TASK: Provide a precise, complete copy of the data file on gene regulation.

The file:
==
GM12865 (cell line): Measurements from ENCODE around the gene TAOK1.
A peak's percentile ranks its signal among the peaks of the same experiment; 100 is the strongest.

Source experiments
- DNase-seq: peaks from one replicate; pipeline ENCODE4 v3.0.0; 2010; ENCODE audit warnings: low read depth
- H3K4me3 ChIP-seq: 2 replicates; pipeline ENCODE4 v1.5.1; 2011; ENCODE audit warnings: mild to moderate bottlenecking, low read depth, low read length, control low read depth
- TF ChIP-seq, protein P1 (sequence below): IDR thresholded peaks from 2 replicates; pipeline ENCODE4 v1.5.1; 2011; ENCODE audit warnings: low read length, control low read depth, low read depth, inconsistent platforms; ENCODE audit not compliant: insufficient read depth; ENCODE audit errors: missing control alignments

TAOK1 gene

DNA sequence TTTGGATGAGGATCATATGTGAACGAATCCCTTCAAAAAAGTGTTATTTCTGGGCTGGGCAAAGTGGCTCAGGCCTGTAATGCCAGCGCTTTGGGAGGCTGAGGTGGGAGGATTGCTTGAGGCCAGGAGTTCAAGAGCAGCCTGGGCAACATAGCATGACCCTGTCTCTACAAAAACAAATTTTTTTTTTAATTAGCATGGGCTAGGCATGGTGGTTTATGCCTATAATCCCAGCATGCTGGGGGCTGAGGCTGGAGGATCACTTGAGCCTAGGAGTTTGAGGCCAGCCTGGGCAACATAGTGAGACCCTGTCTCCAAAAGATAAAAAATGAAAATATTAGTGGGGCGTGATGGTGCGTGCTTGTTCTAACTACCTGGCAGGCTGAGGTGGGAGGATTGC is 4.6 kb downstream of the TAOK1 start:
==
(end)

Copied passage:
GM12865 (cell line): Measurements from ENCODE around the gene TAOK1.
A peak's percentile ranks its signal among the peaks of the same experiment; 100 is the strongest.

Source experiments
- DNase-seq: peaks from one replicate; pipeline ENCODE4 v3.0.0; 2010; ENCODE audit warnings: low read depth
- H3K4me3 ChIP-seq: 2 replicates; pipeline ENCODE4 v1.5.1; 2011; ENCODE audit warnings: mild to moderate bottlenecking, low read depth, low read length, control low read depth
- TF ChIP-seq, protein P1 (sequence below): IDR thresholded peaks from 2 replicates; pipeline ENCODE4 v1.5.1; 2011; ENCODE audit warnings: low read length, control low read depth, low read depth, inconsistent platforms; ENCODE audit not compliant: insufficient read depth; ENCODE audit errors: missing control alignments

TAOK1 gene

DNA sequence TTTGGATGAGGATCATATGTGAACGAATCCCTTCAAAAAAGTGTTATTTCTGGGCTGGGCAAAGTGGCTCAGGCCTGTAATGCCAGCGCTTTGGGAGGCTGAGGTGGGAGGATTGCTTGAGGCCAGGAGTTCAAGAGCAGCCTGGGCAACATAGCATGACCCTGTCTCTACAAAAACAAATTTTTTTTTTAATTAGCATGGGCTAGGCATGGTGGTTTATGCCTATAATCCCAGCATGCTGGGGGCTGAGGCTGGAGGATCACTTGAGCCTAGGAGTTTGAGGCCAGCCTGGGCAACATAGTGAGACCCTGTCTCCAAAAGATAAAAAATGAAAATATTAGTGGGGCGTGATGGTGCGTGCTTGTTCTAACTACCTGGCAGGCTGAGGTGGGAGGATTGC is 4.6 kb downstream of the TAOK1 start: